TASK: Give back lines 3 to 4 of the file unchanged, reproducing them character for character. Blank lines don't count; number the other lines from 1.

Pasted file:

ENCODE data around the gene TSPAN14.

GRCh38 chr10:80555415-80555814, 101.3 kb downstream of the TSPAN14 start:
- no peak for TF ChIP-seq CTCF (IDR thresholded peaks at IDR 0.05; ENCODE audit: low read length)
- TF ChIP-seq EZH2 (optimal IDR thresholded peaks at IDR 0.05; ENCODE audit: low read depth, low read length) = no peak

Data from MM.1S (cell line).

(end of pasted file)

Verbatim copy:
- no peak for TF ChIP-seq CTCF (IDR thresholded peaks at IDR 0.05; ENCODE audit: low read length)
- TF ChIP-seq EZH2 (optimal IDR thresholded peaks at IDR 0.05; ENCODE audit: low read depth, low read length) = no peak